YAML Comments in Gherkin Feature Files

In Gherkin-based BDD test frameworks, feature files hold behavior scenarios with Given-When-Then steps. Features and scenarios may be categorized by tags for hooks and filtering, and additional comment lines may be added anywhere. However, Gherkin itself may not be sufficient enough to capture all desired test metadata. Tags are great for simple classification but crude for larger information. And comments are meaningful only to the reader.

Fraser Scott (zeroXten) came up with a nifty idea for improving Gherkin information while working on the OWASP Cloud Security project: write YAML comments in feature files to provide more formal documentation. As stated on the project home page, “The OWASP Cloud Security project aims to help people secure their products and services running in the cloud by providing a set of easy to use threat and control BDD stories that pool together the expertise and experience of the development, operations and security communities.” It’s a pretty cool idea – use Gherkin to model attacks for both education and automation. The team is writing YAML comments at the top of feature files to provide custom information in a clean, readable format that could also be easily parsed by other tools. Below is an example feature file I copied from the project, with YAML comments at the top:

# Id: OCST-1.1.1
# Status: Confirmed
# Service: AWS EC2
# Components:
# – User Data
# STRIDE:
# – Elevation of privilege
# – Information disclosure
# References:
# – https://docs.aws.amazon.com/AWSEC2/latest/UserGuide/user-data.html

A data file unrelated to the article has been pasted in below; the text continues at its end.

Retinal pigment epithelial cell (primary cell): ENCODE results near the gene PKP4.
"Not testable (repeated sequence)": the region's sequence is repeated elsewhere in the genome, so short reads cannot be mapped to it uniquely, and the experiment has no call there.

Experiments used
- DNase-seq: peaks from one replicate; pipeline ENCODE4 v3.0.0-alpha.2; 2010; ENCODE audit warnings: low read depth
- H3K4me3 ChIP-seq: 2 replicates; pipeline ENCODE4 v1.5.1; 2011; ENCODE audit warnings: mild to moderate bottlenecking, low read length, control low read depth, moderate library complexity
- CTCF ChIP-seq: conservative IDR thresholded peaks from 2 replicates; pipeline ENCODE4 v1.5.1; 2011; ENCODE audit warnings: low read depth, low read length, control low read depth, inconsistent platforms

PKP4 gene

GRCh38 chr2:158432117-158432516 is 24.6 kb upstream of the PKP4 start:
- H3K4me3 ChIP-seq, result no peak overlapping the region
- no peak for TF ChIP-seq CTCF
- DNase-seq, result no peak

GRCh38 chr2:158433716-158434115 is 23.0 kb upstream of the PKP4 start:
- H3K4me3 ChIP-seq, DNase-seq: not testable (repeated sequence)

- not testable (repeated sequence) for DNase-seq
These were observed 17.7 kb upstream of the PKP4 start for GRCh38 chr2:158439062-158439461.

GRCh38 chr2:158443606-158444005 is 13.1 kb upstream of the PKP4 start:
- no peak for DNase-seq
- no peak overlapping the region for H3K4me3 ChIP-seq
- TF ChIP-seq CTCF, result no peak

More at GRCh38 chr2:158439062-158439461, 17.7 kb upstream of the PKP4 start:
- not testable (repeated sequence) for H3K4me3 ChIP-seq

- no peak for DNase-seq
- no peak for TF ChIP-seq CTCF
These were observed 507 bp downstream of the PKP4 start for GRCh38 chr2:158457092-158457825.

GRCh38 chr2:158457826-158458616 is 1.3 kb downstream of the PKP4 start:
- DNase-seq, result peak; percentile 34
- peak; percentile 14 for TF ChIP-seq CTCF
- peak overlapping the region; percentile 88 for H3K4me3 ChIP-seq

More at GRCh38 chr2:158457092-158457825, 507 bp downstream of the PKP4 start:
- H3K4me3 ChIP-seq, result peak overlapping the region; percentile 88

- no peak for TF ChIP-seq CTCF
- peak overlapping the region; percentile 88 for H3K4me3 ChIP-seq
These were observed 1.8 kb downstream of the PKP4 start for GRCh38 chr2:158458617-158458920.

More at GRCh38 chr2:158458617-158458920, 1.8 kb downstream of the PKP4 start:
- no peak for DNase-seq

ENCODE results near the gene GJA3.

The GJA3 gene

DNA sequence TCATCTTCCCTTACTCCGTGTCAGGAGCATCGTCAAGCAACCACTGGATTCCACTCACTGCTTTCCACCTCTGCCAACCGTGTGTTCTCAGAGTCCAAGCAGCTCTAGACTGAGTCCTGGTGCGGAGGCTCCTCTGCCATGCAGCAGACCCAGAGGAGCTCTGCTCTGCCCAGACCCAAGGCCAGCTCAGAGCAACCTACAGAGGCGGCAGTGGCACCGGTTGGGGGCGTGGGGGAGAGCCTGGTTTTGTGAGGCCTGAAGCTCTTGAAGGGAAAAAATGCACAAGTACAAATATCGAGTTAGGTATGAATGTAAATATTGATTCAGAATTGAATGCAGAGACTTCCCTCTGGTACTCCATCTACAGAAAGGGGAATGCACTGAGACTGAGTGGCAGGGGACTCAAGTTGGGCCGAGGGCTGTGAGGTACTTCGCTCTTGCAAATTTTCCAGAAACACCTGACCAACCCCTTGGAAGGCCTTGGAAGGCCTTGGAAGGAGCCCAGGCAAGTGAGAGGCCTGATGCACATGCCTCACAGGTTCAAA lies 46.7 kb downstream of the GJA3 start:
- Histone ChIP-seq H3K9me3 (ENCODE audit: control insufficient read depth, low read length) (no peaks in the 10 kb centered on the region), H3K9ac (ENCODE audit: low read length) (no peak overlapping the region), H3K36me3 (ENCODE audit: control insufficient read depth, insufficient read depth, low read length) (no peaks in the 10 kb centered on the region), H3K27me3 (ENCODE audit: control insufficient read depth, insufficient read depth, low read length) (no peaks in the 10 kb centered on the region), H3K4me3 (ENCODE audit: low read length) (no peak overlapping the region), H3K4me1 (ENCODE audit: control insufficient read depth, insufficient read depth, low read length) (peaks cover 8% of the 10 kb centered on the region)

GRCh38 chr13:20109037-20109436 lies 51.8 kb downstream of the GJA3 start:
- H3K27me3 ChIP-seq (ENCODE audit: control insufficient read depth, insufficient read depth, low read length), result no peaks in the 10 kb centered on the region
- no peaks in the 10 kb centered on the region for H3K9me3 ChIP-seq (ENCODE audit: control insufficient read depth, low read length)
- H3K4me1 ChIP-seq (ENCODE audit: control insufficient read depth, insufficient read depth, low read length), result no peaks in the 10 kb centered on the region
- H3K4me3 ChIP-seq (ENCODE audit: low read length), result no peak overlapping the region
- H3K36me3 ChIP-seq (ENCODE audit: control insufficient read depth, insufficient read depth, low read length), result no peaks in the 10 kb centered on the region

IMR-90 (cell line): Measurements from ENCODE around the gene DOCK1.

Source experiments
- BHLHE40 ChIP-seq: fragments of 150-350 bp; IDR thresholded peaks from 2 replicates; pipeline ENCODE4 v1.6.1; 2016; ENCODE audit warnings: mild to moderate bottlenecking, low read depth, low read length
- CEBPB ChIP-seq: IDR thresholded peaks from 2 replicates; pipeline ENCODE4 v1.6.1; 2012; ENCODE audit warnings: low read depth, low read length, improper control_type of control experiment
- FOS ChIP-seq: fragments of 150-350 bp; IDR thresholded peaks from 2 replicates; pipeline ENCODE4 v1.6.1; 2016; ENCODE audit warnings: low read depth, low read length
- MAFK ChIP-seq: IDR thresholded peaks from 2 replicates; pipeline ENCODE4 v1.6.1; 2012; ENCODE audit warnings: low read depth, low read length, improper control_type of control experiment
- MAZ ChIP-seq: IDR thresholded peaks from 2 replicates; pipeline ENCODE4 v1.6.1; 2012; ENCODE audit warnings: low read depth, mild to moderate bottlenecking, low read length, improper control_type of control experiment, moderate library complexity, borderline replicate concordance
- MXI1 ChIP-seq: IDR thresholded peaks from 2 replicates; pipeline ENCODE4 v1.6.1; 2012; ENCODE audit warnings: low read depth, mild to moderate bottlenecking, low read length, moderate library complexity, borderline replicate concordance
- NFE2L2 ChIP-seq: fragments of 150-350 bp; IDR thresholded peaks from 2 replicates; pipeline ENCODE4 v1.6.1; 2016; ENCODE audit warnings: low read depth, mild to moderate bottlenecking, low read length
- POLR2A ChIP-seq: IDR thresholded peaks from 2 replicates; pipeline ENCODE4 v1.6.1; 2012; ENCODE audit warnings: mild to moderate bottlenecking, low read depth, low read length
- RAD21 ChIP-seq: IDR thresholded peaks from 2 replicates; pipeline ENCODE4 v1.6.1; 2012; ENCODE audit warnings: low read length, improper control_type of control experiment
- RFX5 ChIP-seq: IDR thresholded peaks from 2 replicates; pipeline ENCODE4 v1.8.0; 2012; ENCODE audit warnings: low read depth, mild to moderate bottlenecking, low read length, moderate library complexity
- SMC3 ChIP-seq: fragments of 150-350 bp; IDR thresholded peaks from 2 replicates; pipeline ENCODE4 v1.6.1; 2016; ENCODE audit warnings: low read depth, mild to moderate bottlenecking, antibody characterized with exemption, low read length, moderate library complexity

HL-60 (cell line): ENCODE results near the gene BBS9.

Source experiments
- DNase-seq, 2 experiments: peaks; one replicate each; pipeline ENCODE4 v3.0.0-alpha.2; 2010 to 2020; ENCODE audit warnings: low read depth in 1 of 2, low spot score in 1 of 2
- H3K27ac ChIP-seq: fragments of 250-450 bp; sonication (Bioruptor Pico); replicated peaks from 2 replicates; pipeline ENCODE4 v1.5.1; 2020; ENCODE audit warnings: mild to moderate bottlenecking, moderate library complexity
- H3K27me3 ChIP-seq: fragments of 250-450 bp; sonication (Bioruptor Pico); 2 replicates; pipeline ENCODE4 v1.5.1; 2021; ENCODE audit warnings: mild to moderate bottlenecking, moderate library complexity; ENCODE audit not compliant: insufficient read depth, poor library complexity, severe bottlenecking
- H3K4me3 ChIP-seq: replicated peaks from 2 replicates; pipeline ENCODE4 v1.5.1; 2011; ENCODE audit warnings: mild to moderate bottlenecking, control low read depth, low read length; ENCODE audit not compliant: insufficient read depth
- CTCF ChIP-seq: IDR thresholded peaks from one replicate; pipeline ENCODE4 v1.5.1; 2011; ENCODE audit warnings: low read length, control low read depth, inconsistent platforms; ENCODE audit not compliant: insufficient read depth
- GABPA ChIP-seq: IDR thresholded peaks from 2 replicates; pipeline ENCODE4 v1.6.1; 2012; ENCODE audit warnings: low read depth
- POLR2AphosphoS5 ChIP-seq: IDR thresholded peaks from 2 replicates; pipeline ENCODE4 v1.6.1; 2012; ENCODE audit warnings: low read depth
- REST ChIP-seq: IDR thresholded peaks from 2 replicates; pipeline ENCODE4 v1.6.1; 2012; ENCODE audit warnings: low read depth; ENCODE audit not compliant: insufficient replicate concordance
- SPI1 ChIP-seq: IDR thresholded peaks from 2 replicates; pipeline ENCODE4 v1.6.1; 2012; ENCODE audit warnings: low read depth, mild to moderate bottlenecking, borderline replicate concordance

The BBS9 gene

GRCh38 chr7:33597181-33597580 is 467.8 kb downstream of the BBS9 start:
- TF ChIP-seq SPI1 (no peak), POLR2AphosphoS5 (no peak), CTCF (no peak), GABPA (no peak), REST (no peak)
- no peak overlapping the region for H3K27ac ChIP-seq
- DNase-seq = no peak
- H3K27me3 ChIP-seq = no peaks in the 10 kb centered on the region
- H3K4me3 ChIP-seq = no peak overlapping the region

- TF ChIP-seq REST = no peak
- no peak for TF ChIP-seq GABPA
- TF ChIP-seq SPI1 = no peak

Feature: User Data contains sensitive information
In order to obtain sensitive information about the target
As an attacker
I want the target to have inappropriately placed sensitive information in User Data that I can access
Scenario Outline: Access via instance attribute
Given an instance with sensitive information in the User Data attribute
And a principal with the ability to read the instance attributes
When the attacker searches the User Data for the "<data-type>"
Then the sensitive information is returned to the attacker
Examples: Data types
| datatype |
| password |
| API key |
| X.509 private key |
| SSH private key |
| Internal URL |
Scenario: Access via CloudFormation
Given an instance built using CloudFormation
And a principal with the ability to read CloudFormation templates
When the attacker searches the CloudFormation templates
Then the sensitive information is returned to the attacker
Scenario: Access via AutoScaling LaunchConfiguration
Given an instance built inside an Autoscaling group
And a principal with the ability to read Autoscaling launch configurations
When the attacker searches the launch configurations
Then the sensitive information is returned to the attacker

At first, I wasn’t too thrilled by the thought of YAML comments in feature files. Gherkin should provide all specification needs, and tag classification is often needed for automation. However, the YAML comments are quite clean, and for this project, they appear to document aspects of the scenarios that shouldn’t be buried in Gherkin (such as confirmation status and reference links). YAML is a very sensible format for formalized comments, too.

Take this idea as food for thought: YAML comments can be an effective way to add metadata to Gherkin feature files. Just make sure to capture all behavior specification using Gherkin and to still use tags for automation.

One comment

Leave a Reply

Fill in your details below or click an icon to log in:

WordPress.com Logo

You are commenting using your WordPress.com account. Log Out /  Change )

Google photo

You are commenting using your Google account. Log Out /  Change )

Twitter picture

You are commenting using your Twitter account. Log Out /  Change )

Facebook photo

You are commenting using your Facebook account. Log Out /  Change )

Connecting to %s